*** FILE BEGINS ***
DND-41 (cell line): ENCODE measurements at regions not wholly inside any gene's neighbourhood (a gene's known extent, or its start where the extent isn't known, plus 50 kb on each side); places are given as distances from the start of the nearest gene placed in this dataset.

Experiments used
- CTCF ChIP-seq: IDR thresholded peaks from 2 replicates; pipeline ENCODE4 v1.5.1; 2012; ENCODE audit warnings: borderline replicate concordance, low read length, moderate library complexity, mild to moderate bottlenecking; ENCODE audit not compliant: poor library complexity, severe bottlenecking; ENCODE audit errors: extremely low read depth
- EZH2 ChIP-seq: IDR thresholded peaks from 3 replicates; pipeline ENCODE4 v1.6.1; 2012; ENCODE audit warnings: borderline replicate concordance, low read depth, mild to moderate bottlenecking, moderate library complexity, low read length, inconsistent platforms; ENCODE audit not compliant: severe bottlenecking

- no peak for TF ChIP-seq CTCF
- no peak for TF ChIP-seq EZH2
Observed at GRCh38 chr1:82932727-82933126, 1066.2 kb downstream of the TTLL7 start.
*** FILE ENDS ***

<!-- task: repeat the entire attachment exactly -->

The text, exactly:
DND-41 (cell line): ENCODE measurements at regions not wholly inside any gene's neighbourhood (a gene's known extent, or its start where the extent isn't known, plus 50 kb on each side); places are given as distances from the start of the nearest gene placed in this dataset.

Experiments used
- CTCF ChIP-seq: IDR thresholded peaks from 2 replicates; pipeline ENCODE4 v1.5.1; 2012; ENCODE audit warnings: borderline replicate concordance, low read length, moderate library complexity, mild to moderate bottlenecking; ENCODE audit not compliant: poor library complexity, severe bottlenecking; ENCODE audit errors: extremely low read depth
- EZH2 ChIP-seq: IDR thresholded peaks from 3 replicates; pipeline ENCODE4 v1.6.1; 2012; ENCODE audit warnings: borderline replicate concordance, low read depth, mild to moderate bottlenecking, moderate library complexity, low read length, inconsistent platforms; ENCODE audit not compliant: severe bottlenecking

- no peak for TF ChIP-seq CTCF
- no peak for TF ChIP-seq EZH2
Observed at GRCh38 chr1:82932727-82933126, 1066.2 kb downstream of the TTLL7 start.